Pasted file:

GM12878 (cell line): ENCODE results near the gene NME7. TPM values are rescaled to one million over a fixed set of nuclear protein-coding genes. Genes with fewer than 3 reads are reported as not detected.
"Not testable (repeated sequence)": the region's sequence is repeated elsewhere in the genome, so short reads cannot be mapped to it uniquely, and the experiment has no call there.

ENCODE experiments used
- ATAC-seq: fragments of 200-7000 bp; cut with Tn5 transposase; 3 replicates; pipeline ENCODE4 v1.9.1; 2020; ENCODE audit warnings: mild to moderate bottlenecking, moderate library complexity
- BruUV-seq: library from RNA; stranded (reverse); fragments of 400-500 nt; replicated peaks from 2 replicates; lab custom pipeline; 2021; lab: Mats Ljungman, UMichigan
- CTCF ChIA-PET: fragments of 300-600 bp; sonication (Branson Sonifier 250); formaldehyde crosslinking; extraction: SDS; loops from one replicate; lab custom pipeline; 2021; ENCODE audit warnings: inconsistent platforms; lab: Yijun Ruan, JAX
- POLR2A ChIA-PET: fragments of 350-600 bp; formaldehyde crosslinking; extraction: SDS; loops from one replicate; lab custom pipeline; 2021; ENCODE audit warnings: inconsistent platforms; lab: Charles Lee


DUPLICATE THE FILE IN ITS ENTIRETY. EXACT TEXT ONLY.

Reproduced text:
GM12878 (cell line): ENCODE results near the gene NME7. TPM values are rescaled to one million over a fixed set of nuclear protein-coding genes. Genes with fewer than 3 reads are reported as not detected.
"Not testable (repeated sequence)": the region's sequence is repeated elsewhere in the genome, so short reads cannot be mapped to it uniquely, and the experiment has no call there.

ENCODE experiments used
- ATAC-seq: fragments of 200-7000 bp; cut with Tn5 transposase; 3 replicates; pipeline ENCODE4 v1.9.1; 2020; ENCODE audit warnings: mild to moderate bottlenecking, moderate library complexity
- BruUV-seq: library from RNA; stranded (reverse); fragments of 400-500 nt; replicated peaks from 2 replicates; lab custom pipeline; 2021; lab: Mats Ljungman, UMichigan
- CTCF ChIA-PET: fragments of 300-600 bp; sonication (Branson Sonifier 250); formaldehyde crosslinking; extraction: SDS; loops from one replicate; lab custom pipeline; 2021; ENCODE audit warnings: inconsistent platforms; lab: Yijun Ruan, JAX
- POLR2A ChIA-PET: fragments of 350-600 bp; formaldehyde crosslinking; extraction: SDS; loops from one replicate; lab custom pipeline; 2021; ENCODE audit warnings: inconsistent platforms; lab: Charles Lee